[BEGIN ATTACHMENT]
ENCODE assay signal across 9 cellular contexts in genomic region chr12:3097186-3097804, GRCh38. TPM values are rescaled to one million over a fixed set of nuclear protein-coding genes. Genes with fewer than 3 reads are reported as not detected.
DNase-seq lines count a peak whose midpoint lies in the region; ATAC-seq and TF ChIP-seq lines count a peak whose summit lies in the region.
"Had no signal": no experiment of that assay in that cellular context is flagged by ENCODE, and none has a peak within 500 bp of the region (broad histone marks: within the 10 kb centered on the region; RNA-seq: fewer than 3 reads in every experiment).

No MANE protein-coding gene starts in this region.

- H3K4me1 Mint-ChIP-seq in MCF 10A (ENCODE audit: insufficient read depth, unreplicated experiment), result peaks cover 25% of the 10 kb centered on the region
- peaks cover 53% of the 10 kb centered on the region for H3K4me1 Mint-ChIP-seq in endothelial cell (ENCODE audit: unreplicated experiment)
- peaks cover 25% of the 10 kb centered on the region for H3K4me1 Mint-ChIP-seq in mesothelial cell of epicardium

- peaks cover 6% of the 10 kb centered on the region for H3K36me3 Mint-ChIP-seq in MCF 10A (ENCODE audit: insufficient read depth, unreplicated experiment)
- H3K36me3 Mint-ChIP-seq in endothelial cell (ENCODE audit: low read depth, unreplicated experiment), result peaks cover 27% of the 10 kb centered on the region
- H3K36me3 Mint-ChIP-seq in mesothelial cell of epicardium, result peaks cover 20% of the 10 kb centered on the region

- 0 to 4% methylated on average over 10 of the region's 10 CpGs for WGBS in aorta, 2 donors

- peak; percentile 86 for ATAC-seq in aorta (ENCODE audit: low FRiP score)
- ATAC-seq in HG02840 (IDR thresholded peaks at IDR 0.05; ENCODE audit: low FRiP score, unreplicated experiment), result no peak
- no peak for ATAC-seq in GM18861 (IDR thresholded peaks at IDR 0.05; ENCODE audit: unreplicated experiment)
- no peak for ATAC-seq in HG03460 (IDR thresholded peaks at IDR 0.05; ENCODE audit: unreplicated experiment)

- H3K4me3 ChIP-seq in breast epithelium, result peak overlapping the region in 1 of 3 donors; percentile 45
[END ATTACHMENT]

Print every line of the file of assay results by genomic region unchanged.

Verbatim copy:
ENCODE assay signal across 9 cellular contexts in genomic region chr12:3097186-3097804, GRCh38. TPM values are rescaled to one million over a fixed set of nuclear protein-coding genes. Genes with fewer than 3 reads are reported as not detected.
DNase-seq lines count a peak whose midpoint lies in the region; ATAC-seq and TF ChIP-seq lines count a peak whose summit lies in the region.
"Had no signal": no experiment of that assay in that cellular context is flagged by ENCODE, and none has a peak within 500 bp of the region (broad histone marks: within the 10 kb centered on the region; RNA-seq: fewer than 3 reads in every experiment).

No MANE protein-coding gene starts in this region.

- H3K4me1 Mint-ChIP-seq in MCF 10A (ENCODE audit: insufficient read depth, unreplicated experiment), result peaks cover 25% of the 10 kb centered on the region
- peaks cover 53% of the 10 kb centered on the region for H3K4me1 Mint-ChIP-seq in endothelial cell (ENCODE audit: unreplicated experiment)
- peaks cover 25% of the 10 kb centered on the region for H3K4me1 Mint-ChIP-seq in mesothelial cell of epicardium

- peaks cover 6% of the 10 kb centered on the region for H3K36me3 Mint-ChIP-seq in MCF 10A (ENCODE audit: insufficient read depth, unreplicated experiment)
- H3K36me3 Mint-ChIP-seq in endothelial cell (ENCODE audit: low read depth, unreplicated experiment), result peaks cover 27% of the 10 kb centered on the region
- H3K36me3 Mint-ChIP-seq in mesothelial cell of epicardium, result peaks cover 20% of the 10 kb centered on the region

- 0 to 4% methylated on average over 10 of the region's 10 CpGs for WGBS in aorta, 2 donors

- peak; percentile 86 for ATAC-seq in aorta (ENCODE audit: low FRiP score)
- ATAC-seq in HG02840 (IDR thresholded peaks at IDR 0.05; ENCODE audit: low FRiP score, unreplicated experiment), result no peak
- no peak for ATAC-seq in GM18861 (IDR thresholded peaks at IDR 0.05; ENCODE audit: unreplicated experiment)
- no peak for ATAC-seq in HG03460 (IDR thresholded peaks at IDR 0.05; ENCODE audit: unreplicated experiment)

- H3K4me3 ChIP-seq in breast epithelium, result peak overlapping the region in 1 of 3 donors; percentile 45